WATCH: The device that can help save lives
HENRICO COUNTY, Va. -- June, which is Alzheimer’s and Brain Awareness month, is a good time for caregivers to think about keeping their loved ones safe.
In recent months, a number of people have been reported missing in Central Virginia. And in some of those cases, there has not been a positive outcome. In others, the person was found safe.
This week, 34-year-old Robert Holmes Jr., who has autism, was found nearly 24 hours after he vanished from his Lakeside neighborhood.
But if Holmes has been wearing a GPS tracking device, Henrico Sheriff Mike Wade believes he would have been found more quickly.
“If he had this on, we would’ve probably been able to find him in about 20 minutes," Wade said pointing to the small device, which looks like a battery.
The device, which is part of Project Lifesaver, is used by law enforcement to help locate people with Alzheimer's, dementia and autism.
In fact, if a person goes missing, police will send the frequency to the fire department, which has a receiver that picks up the signal attached to the device.
“They’re not just looking for a signal when they go out there -- they actually know who the person is," Wade explained.
And Wade said the average time to find a missing person is 30 minutes or less within a two-mile radius.
"If you look at the resources the county puts in, overtime associated with this. [and] the number of people involved... it saves a lot of money and located them quickly," Wade said.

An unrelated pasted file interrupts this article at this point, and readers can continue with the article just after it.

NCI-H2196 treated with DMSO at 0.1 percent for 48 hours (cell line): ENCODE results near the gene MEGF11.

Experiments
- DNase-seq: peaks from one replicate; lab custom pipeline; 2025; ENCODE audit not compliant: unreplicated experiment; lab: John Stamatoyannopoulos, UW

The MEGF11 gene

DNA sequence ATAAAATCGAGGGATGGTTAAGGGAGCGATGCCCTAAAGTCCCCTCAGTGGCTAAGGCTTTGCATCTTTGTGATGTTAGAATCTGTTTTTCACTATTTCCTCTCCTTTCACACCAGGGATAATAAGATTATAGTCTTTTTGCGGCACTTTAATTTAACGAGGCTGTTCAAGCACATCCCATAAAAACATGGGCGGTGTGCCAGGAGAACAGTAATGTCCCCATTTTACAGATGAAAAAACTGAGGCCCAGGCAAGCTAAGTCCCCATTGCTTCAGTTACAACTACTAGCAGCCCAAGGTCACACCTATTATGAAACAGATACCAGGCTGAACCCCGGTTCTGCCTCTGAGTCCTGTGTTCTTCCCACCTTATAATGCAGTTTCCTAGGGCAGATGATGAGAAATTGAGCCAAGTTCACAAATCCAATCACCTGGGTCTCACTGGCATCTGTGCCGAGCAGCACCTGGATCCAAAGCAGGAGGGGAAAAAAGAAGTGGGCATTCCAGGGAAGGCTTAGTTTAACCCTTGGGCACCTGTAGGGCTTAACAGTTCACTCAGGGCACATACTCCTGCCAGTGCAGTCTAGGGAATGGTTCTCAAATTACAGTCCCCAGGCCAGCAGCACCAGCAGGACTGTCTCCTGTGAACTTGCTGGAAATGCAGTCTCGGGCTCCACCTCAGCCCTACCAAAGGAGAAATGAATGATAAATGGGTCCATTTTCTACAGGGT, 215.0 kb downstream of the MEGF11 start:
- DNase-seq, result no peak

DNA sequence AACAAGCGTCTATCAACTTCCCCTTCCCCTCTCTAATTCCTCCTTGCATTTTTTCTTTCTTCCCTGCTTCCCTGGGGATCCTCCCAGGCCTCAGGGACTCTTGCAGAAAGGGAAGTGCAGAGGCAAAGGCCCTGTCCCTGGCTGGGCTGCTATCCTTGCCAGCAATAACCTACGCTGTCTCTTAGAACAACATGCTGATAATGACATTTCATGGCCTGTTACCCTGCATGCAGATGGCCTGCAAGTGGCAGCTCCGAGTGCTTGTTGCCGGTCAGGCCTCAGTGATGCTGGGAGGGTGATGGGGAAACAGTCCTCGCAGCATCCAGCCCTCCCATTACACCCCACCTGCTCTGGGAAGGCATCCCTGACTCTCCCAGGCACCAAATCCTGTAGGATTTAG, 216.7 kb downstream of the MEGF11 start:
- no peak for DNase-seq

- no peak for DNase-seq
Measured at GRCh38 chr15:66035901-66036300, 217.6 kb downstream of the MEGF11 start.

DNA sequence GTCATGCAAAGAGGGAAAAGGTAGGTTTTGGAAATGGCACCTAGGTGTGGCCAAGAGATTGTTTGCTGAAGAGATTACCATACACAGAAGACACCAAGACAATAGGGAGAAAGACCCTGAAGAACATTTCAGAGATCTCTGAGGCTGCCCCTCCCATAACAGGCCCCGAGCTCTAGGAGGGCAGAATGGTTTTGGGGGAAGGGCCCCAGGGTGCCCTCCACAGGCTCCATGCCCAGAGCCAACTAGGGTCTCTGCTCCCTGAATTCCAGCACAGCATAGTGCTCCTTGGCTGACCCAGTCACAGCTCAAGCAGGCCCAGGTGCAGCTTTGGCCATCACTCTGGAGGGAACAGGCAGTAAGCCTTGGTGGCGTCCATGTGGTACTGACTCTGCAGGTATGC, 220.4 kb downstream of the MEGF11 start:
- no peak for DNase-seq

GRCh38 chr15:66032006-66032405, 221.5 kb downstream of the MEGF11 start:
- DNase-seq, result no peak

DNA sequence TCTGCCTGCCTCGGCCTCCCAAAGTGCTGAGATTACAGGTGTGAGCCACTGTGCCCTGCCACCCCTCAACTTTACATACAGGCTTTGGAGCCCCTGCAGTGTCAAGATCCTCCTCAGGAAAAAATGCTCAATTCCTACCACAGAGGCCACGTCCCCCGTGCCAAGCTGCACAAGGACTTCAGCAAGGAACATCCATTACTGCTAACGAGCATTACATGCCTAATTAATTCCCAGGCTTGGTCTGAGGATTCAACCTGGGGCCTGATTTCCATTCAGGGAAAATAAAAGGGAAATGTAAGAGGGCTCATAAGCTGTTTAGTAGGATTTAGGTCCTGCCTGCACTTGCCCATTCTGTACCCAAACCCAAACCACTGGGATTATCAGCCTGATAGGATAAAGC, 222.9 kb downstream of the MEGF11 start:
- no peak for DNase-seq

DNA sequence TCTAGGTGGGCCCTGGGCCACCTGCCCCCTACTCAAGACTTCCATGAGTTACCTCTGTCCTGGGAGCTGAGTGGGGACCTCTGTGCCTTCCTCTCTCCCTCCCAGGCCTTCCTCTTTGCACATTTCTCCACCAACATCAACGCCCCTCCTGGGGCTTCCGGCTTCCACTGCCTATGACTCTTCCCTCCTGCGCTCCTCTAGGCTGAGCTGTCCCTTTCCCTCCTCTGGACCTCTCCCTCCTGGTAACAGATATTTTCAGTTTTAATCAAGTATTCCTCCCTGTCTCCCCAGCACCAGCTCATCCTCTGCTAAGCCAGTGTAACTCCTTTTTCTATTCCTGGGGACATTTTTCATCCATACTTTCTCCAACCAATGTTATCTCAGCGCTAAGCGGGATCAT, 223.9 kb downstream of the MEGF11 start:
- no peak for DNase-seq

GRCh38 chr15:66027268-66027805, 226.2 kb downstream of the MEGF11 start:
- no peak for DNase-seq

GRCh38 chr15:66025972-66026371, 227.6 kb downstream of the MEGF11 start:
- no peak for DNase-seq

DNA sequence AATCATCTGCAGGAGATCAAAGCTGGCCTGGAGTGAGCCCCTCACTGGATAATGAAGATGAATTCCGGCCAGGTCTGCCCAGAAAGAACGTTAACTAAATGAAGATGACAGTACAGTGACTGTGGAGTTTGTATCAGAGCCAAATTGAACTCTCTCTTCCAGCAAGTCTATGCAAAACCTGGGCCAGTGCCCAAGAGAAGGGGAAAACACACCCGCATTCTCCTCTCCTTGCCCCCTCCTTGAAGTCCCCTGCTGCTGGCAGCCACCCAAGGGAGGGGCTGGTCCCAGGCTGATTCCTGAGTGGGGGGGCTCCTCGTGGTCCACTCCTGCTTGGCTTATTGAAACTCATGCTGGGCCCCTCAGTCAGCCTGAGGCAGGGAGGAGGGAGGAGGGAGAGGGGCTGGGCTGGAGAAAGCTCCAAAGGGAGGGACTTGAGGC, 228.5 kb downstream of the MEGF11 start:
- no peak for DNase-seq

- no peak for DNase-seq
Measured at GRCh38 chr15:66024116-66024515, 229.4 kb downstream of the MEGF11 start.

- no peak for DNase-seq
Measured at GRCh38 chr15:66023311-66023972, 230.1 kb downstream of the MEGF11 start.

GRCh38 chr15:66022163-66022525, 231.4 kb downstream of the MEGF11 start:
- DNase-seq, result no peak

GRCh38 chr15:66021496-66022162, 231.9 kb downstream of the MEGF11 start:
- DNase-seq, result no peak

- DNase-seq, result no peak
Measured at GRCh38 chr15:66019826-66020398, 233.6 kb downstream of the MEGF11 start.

Wade said the county implemented the technology 10 years ago. Since then, close to 100 families have registered for Project Lifesaver.
"We’ve talked about it a number of times," Wade said. "But there are still people that don’t know about it."
Wade said the devices cost around $250. However, over the years, Henrico police have donated 911 funds to help pay for them. As a result, families who register would only ave to pick up the battery replacement fee.
“We never turned anybody away that’s asked for it," Wade promised.
Since the Richmond Sheriff's Office began offering the technology in 2011, more than two dozen families have registered.
Chesterfield County has even more families signed on. Project Lifesaver has a 100-percent success rate in finding people, but Wade said it can only save those who use it.
If you're interested in the program, contact your area police department or sheriff's office.